At a parents’ evening for the incoming first years, a presentation is made about the school and the presentation includes information on the SPHE and Relationship and Sexuality Education (RSE) programmes in the school. As a guidance counsellor is the coordinator of SPHE, there are close links and collaboration between the two areas of Guidance and SPHE and this is commended.  During first year a questionnaire is administered to students by their SPHE teacher to determine how they are settling into secondary school and if they are experiencing any difficulties. First year students take all subjects and make their optional subject choices for the Junior Certificate at the end of the year.  This practice is commended.  To assist students in making their subject choice, a presentation is made in the second term which includes information on the subject options available and advice on how to make a good choice. An excellent booklet which is prepared for students and their parents is distributed as well as an option application form which must be returned by a specified date. The booklet contains guidelines for choosing subjects, information about each optional subject, what is covered in the syllabus, the skills it develops and the career opportunities it offers.  The booklet highlights the need for students and their parents to consider subject choice based on students’ ability and interest and stresses that the notion of ‘boys’ and ‘girls’ subjects should no longer be a factor in subject choice.  This proactive approach to challenging sex stereotyping in subject choice is commended. It is recommended that reference to the new module on the Qualifax website Leaving Cert. and Junior Cert. subject choice be included in the booklet. The module provides information on the long term implications of subject choice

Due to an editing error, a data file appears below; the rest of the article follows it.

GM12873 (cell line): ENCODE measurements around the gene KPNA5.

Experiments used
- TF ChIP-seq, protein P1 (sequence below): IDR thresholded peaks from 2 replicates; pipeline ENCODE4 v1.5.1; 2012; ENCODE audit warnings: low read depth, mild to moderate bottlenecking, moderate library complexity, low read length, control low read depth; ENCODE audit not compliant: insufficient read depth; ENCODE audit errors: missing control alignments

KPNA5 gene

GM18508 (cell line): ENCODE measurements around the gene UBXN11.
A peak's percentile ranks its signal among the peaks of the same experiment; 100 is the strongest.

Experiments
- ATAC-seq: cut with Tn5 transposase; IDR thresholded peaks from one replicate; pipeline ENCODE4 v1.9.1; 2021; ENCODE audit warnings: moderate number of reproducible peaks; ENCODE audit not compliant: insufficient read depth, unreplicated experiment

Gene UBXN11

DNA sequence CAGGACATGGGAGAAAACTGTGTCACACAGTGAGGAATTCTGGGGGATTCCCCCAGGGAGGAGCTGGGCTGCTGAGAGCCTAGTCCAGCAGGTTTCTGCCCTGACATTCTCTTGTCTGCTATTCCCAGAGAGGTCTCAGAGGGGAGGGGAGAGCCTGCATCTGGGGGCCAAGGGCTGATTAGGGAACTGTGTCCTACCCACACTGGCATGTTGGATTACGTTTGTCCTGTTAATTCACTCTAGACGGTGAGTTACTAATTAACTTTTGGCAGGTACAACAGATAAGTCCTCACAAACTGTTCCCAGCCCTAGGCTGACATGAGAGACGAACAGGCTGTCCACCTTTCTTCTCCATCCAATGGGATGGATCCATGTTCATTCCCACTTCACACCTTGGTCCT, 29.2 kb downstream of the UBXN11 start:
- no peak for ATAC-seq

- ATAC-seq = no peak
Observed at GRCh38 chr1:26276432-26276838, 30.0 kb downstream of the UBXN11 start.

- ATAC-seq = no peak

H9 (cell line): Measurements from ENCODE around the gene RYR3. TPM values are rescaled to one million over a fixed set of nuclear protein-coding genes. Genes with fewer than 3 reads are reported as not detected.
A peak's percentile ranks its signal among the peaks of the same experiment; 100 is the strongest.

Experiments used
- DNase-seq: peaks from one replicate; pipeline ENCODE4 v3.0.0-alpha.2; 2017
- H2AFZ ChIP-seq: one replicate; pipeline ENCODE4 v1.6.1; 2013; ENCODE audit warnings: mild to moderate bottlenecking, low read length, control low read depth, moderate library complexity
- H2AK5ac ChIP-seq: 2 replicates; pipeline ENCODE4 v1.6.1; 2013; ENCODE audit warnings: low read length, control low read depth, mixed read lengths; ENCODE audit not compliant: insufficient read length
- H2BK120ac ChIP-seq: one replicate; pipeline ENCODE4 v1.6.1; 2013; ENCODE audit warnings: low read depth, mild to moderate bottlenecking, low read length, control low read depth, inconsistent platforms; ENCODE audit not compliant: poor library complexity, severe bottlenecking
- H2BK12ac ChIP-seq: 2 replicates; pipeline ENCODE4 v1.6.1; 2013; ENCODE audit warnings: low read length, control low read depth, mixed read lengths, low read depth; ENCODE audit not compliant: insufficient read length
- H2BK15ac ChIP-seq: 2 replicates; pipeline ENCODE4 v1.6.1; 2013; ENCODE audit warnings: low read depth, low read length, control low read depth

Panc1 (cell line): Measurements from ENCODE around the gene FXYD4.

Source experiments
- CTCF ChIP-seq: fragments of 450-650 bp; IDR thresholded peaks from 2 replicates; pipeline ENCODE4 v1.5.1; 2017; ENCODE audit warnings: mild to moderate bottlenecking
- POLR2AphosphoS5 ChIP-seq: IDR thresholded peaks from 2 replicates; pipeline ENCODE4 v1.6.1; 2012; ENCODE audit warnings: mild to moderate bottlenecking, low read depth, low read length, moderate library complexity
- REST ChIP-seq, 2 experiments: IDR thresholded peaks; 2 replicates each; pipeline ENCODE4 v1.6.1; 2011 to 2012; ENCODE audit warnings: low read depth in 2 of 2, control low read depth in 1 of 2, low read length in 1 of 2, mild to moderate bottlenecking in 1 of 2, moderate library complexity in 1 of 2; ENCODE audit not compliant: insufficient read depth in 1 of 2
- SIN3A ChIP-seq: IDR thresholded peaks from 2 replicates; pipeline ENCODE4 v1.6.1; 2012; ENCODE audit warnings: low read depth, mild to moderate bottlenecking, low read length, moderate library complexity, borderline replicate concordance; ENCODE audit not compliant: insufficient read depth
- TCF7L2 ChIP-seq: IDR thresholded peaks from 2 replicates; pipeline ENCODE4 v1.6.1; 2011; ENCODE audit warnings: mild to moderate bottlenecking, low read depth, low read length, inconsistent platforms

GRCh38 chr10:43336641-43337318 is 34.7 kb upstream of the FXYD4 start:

There is a mentor programme for first years. Sixth year prefects act as a mentor for each first year class group. A survey of bullying is carried out with first years. Any reported or suspected incident of bullying is firstly dealt with by the year head who may refer those involved to the guidance counsellors.  One-to-one counselling is provided to any first year who may require it.

 

There is no formal guidance programme for second years.  A guidance counsellors has some classes for SPHE.  Counselling is provided for those students who may be referred through the year head, by a parent or by self referral.  If required, group counselling is provided.  Subject teachers assist students in deciding on the level at which they take subjects for the Junior Certificate.  It is recommended that a formal guidance programme be developed and delivered to second years. The programme can be linked to the SPHE programme which is being delivered by a guidance counsellor.  There are common elements in the objectives of Guidance and SPHE and these elements can be addressed in the SPHE classes.  However, second year students should begin career exploration and this might take the form of research and project work on careers.  The work commenced in first year which related subjects studied in school to careers could form the basis for second year project work.  Students should be introduced to relevant websites such as Qualifax and become familiar with undertaking independent research on third level education and training options and with careers.  The guidance programme for second years can be designed as a module to be implemented in classes.